Who’s in and who’s out of the MLB postseason?

Tracking all of the eliminations and tickets punched as the postseason nears.

An exciting part of September baseball is watching teams clinch their berths in the postseason and seeing the stories of the playoffs begin to form throughout the month.

Another fun part, for the more cynical among us, involves watching as teams officially get mathematically eliminated from the playoffs, with not even a whiff of Wild Card chances. More and more of which are revealing themselves as days pass on the final march to October.

We’ll be tracking teams who have clinched their spot in the playoffs or been mathematically eliminated from the postseason right here throughout September. You can track it all for yourself right here, but we’re breaking it down in full as well.

Teams who have clinched a postseason berth

Red Sox

The Red Sox are officially the first team to clinch a postseason berth after earning their 99th win of the season on Tuesday, September 11. They haven’t clinched the American League East yet, but with 18 games left on the schedule as of this writing and a nine-game lead on the Yankees, they might not have to wait too much longer for that. Barring a historic collapse we would be writing about for years and years, anyway.

Teams mathematically eliminated from the postseason


The Orioles were always going to be in this section, we knew from the beginning of the season that they would be bad. Maybe we didn’t know they’d be more than 50 games back of the division lead bad but they weren’t playoff bound from the start. Rough times in Baltimore.


Also rough times in Kansas City, although at least the Royals tried a little more than the Orioles in the offseason. It wasn’t to be though, and they barely contended before falling into the Lost Season bin.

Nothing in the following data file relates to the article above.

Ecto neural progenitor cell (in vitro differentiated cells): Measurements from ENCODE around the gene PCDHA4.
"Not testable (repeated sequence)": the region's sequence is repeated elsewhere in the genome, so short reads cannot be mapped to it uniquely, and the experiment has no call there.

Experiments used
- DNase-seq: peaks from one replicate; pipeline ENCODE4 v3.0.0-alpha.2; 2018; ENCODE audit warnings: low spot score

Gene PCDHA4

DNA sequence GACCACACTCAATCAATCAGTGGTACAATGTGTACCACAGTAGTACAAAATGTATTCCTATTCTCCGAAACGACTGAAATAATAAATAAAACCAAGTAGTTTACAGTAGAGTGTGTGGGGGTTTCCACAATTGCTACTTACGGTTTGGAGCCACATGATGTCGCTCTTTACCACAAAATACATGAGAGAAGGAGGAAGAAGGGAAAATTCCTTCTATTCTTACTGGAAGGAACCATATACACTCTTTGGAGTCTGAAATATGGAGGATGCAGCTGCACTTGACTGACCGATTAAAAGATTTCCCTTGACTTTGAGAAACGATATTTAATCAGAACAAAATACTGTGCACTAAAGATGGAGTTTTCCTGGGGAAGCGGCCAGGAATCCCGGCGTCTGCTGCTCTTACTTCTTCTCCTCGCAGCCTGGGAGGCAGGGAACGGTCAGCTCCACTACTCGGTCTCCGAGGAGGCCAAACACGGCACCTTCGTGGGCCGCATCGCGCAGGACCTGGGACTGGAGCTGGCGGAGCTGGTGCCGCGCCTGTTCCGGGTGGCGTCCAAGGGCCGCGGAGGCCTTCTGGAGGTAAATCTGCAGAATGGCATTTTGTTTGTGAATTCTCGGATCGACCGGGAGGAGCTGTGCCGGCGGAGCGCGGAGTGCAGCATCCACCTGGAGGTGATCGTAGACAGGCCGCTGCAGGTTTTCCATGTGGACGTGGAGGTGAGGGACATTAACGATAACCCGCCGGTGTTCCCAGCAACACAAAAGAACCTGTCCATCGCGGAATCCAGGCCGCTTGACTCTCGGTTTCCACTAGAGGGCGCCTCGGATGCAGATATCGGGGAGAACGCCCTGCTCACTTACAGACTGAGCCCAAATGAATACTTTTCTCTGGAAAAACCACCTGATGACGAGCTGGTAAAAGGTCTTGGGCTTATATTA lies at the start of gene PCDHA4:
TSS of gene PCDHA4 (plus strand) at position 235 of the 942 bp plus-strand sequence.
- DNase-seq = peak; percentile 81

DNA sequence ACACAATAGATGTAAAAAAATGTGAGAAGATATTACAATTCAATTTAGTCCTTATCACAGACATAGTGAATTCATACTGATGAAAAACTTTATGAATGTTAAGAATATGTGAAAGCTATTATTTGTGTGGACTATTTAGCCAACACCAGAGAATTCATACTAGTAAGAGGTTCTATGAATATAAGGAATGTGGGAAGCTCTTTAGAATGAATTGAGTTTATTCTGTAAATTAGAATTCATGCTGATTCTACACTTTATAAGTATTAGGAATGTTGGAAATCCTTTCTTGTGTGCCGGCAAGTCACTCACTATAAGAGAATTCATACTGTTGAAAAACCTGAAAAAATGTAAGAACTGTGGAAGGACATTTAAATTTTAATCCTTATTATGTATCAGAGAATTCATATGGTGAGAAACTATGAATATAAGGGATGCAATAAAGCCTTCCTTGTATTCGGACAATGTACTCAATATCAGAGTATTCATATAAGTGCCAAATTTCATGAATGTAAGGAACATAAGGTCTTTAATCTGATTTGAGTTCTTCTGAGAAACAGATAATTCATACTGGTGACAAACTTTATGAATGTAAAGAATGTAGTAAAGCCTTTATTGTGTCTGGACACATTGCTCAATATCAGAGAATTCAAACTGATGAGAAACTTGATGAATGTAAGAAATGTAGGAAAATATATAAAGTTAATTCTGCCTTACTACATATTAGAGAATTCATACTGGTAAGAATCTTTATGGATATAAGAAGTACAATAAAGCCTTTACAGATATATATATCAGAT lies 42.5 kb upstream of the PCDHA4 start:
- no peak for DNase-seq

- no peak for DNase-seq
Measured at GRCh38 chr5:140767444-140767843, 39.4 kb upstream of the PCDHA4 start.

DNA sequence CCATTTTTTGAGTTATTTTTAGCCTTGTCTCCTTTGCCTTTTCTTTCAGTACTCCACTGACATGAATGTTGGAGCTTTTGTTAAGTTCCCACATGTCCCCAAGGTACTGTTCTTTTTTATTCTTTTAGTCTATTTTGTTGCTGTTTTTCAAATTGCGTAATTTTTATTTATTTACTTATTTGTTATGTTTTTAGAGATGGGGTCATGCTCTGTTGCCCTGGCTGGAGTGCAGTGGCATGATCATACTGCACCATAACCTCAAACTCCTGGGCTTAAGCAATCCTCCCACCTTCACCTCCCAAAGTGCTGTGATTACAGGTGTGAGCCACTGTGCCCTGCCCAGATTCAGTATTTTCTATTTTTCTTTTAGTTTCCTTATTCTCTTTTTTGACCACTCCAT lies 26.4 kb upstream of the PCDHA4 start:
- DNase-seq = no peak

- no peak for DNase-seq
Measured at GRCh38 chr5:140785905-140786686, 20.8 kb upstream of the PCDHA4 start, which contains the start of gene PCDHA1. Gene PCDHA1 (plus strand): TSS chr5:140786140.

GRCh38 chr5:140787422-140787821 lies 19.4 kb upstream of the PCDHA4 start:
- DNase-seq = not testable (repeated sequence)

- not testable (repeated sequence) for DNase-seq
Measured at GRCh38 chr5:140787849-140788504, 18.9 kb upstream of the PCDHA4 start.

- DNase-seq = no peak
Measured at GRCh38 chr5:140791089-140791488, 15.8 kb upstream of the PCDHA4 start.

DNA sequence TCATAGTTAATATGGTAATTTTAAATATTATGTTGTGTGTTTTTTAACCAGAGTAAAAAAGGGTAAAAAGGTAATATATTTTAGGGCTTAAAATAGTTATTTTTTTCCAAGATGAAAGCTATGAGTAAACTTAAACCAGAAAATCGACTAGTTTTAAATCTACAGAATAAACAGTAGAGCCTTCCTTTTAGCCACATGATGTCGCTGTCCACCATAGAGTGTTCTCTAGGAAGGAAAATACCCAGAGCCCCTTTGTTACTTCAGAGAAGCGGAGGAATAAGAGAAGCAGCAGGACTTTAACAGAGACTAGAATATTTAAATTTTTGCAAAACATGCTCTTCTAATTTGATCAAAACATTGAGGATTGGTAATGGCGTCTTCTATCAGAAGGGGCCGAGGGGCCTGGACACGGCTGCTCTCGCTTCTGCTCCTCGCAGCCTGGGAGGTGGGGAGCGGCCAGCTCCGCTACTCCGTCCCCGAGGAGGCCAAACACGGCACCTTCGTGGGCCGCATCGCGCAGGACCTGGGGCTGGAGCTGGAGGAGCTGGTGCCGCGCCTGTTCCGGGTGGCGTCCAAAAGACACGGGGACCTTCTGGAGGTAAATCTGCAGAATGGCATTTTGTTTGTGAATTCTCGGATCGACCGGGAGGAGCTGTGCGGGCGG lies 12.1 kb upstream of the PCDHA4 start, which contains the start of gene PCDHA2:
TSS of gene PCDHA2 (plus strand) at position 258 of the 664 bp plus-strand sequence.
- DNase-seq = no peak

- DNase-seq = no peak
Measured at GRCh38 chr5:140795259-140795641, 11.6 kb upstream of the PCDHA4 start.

The Padres definitely tried, signing Eric Hosmer in free agency and trying to put a contender together in the potentially wide open NL West. Even though four of the five teams in the division were in the race past the halfway point of the season, San Diego pretty much never was.


Even with the added push of motivation that is Adrian Beltre’s potential last year in baseball, Texas couldn’t get to the postseason. They’ll hope he comes back for one more try next season, but in the meantime they’ll have to settle for Joey Gallo crushing baseballs but no postseason appearance.

White Sox

At least White Sox fans got to see Michael Kopech pitch? An Eloy Jimenez sighting, and a playoff spot, will have to wait for next year though.


Most Tigers fans could have predicted this at the beginning of the season, but here it is anyway. The team is in a fallow period but hopefully they’ll start spending again soon. Otherwise, another year of this looks likely. The AL Central was woeful but not even the low bar to win the division was enough for the Tigers to make it in.


Given the new ownership’s rocky first offseason, which involved gutting payroll and trading away arguably the best outfield in baseball, the expectations in Miami were super low. At 56-84, the Marlins can avoid 100 losses by winning at least seven of their final 22 games, so that would be some sort of silver lining at least.


With Los Angeles (78-65) and St. Louis (79-64) meeting for four games next weekend, the second NL Wild Card spot is guaranteed at least 81 wins. That’s too rich for Cincinnati, who entered Sunday with 82 losses. Run prevention was the killer again for the Reds, dead last in the National League in allowing over five runs per game, ensuring a fifth straight losing campaign.

Blue Jays

Another team who were basically out of the postseason as soon as the season got rolling. With the Red Sox and Yankees all but locking up the top two spots in the division from the jump, Toronto didn’t have much of a chance to make the postseason even if they were good. Which they were not. They also didn’t call up Vlad Guerrero, Jr. despite multiple chances so we’re not not happy about them falling short of the postseason. Justice for Vlad.


After becoming the first team ever to make the playoffs one year after losing 100 games, Minnesota fell back to Earth this season. Miguel Sano and Byron Buxton were young pillars of a productive Twins lineup in 2017, especially in the second half. But 2018 has been disastrous for both, with each optioned to the minors, plus Buxton not getting called up in September so the Twins could game the system and get an extra year before he qualifies for free agency down the road.


Mike Trout is still Mike Trout, and Shohei Ohtani has been amazing both at the plate and on the mound. But not much else went right for the Angels in 2018, including Ohtani tearing his UCL and needing Tommy John surgery. Injuries on the pitching staff were killers, putting a damper on the postseason hopes in Anaheim.

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